Originally Posted by windcree
...should go with actual Marine
Coax or can I get away with a good quality regular coax like I use with my home setup.
Since you provide no details about what sort of coaxial transmission
line you use at your home for your amateur radio antenna, it is impossible to pass any sort of judgement on whether or not that transmission
line will be suitable for use on your boat
There really is no coaxial transmission line standard of "marine coax."
I recommend you use a non-contaminating outer jacket, a stranded center conductor, and a tinned braid shield.
Choose a cable size such that the total loss in the coaxial cable will not exceed 1-dB for the length of transmission line from antenna to transmitter. For a typical sailboat, that probably means an RG-213/U transmission line or something similar.
My preference is to avoid any cable marked as "RG-8X" as there is no standard for that marking, and the quality of the cable can be completely variable from vendor to vendor. Also, I am not particularly impressed with "foam" dielectric cables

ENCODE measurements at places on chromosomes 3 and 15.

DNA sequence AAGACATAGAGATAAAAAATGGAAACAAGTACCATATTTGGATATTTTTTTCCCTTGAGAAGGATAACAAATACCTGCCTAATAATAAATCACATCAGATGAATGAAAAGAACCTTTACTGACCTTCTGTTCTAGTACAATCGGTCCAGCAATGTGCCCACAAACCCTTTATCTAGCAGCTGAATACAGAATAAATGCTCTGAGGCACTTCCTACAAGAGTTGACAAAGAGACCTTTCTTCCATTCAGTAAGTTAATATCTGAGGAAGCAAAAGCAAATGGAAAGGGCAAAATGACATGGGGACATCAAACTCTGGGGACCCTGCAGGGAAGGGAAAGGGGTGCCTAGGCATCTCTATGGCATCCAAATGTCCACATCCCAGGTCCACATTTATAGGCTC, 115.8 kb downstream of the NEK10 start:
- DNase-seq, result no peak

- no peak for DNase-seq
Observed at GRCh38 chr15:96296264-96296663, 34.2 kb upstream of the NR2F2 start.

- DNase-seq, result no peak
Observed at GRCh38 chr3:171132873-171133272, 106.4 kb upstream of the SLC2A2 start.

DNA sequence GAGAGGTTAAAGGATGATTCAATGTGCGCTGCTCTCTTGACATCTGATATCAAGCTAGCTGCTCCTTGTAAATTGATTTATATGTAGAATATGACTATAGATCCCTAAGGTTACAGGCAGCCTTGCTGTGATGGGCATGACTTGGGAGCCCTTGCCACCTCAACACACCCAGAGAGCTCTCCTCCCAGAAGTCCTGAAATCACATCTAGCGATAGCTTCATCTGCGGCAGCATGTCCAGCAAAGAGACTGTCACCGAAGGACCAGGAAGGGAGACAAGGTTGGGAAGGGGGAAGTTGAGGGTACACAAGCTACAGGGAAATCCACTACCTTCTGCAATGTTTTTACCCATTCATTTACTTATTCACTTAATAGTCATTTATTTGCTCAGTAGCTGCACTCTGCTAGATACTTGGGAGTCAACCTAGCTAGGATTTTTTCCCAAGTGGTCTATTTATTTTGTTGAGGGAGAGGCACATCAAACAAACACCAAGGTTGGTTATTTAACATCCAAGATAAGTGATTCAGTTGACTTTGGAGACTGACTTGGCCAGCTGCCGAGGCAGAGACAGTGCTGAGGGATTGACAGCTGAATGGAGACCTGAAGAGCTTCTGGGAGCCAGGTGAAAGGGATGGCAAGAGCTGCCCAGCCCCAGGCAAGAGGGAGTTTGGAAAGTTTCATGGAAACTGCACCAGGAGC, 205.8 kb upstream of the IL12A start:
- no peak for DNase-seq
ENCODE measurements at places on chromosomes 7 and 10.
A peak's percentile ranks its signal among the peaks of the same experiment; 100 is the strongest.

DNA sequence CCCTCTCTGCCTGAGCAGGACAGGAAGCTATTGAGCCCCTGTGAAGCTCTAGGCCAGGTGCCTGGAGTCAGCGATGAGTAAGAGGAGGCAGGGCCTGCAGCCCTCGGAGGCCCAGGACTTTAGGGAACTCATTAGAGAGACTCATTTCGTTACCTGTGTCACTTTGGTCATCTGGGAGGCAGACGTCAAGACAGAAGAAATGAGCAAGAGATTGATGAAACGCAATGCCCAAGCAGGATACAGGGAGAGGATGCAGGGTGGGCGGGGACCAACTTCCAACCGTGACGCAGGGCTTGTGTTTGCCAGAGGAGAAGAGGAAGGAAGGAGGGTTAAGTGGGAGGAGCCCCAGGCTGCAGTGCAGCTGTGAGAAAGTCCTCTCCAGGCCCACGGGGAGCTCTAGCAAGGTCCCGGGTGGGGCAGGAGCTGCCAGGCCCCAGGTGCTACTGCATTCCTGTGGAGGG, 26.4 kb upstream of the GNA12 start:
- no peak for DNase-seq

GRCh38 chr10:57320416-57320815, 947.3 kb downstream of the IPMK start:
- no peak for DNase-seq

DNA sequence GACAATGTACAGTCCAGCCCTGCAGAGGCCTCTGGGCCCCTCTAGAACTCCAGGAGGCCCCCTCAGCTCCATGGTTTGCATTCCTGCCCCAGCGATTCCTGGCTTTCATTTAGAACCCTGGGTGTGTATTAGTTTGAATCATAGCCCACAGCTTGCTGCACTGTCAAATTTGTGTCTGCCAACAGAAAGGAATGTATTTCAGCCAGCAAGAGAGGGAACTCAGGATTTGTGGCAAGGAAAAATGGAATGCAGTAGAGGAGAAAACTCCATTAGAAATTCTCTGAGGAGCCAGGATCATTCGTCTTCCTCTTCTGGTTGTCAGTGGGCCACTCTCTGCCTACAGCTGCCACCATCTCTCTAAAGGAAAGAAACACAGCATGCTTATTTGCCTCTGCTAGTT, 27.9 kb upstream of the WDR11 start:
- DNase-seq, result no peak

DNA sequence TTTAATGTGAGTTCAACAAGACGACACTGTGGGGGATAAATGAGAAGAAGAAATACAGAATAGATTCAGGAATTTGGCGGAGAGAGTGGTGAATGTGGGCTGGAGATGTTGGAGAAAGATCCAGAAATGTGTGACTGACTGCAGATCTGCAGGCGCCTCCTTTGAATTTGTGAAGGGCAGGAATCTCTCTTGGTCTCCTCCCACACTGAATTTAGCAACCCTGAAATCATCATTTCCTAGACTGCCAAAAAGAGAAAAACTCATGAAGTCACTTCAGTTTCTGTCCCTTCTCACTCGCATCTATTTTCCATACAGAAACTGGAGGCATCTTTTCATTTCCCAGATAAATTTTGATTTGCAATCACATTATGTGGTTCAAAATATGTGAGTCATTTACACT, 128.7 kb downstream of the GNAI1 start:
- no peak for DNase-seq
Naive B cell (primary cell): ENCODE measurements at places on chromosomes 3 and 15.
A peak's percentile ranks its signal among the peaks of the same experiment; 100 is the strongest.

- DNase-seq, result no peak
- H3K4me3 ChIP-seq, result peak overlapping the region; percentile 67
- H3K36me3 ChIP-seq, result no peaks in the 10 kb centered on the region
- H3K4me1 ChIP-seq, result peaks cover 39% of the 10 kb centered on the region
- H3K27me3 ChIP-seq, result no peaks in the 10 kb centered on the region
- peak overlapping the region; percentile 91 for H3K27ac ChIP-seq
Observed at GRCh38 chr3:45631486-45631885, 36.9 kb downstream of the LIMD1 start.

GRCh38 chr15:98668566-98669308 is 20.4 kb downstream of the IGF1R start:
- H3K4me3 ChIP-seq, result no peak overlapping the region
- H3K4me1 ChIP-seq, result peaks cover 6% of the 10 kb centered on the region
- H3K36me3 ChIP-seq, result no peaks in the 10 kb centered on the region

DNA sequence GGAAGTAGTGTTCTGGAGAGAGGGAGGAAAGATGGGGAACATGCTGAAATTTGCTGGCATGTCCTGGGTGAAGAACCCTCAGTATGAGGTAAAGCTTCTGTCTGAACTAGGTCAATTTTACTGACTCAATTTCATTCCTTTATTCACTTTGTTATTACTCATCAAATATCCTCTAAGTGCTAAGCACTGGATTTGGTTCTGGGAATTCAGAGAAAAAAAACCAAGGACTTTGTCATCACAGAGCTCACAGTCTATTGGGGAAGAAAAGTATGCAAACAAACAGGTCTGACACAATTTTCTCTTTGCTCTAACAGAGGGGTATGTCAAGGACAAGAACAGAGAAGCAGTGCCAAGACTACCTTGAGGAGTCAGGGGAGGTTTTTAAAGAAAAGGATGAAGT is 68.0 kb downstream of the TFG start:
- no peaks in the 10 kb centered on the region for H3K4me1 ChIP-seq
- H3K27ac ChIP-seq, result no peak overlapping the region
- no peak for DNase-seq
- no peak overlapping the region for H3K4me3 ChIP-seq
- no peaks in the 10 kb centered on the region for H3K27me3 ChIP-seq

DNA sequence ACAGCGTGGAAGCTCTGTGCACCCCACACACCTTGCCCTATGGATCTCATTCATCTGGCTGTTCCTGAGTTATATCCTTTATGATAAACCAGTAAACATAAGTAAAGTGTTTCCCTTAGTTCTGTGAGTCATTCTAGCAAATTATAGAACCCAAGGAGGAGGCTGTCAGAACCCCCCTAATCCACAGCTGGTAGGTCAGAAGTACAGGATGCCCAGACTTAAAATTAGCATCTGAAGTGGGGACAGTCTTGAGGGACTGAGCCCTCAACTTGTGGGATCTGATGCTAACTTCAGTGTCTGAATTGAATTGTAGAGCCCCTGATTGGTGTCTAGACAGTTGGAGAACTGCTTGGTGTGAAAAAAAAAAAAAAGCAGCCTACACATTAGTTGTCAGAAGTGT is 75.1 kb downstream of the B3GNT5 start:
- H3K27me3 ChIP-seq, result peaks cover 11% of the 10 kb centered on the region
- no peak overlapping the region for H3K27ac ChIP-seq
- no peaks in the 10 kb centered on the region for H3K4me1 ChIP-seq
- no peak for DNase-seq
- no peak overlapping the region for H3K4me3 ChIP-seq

. I worry the center conductor will migrate if there is any sort of bend in the cable, and also worry if the foam will tend to absorb moisture.
For an antenna at a sailboat masthead, I would use a metal half-wave whip antenna. The GAM ELECTRONICS
SS-2 (or SS-2 Marine) has worked well for me. For top-of-mast mounting the antenna weight and wind
area should be minimized. The GAM SS-2 does this best. The whip is easily replaced. It fastens with a set screw. The transmission line is not attached to the antenna; use a UHF-series connector (PL-259) to connect to the antenna's connector.
A large retailer that handles GAM is DEFENDER.COM.
You may need a new mounting bracket. See
Also, I have been a licensed radio amateur (K8SS) for 55-years. I have worked professionally in radio and television broadcasting as an engineer
for 43-years. I have been boating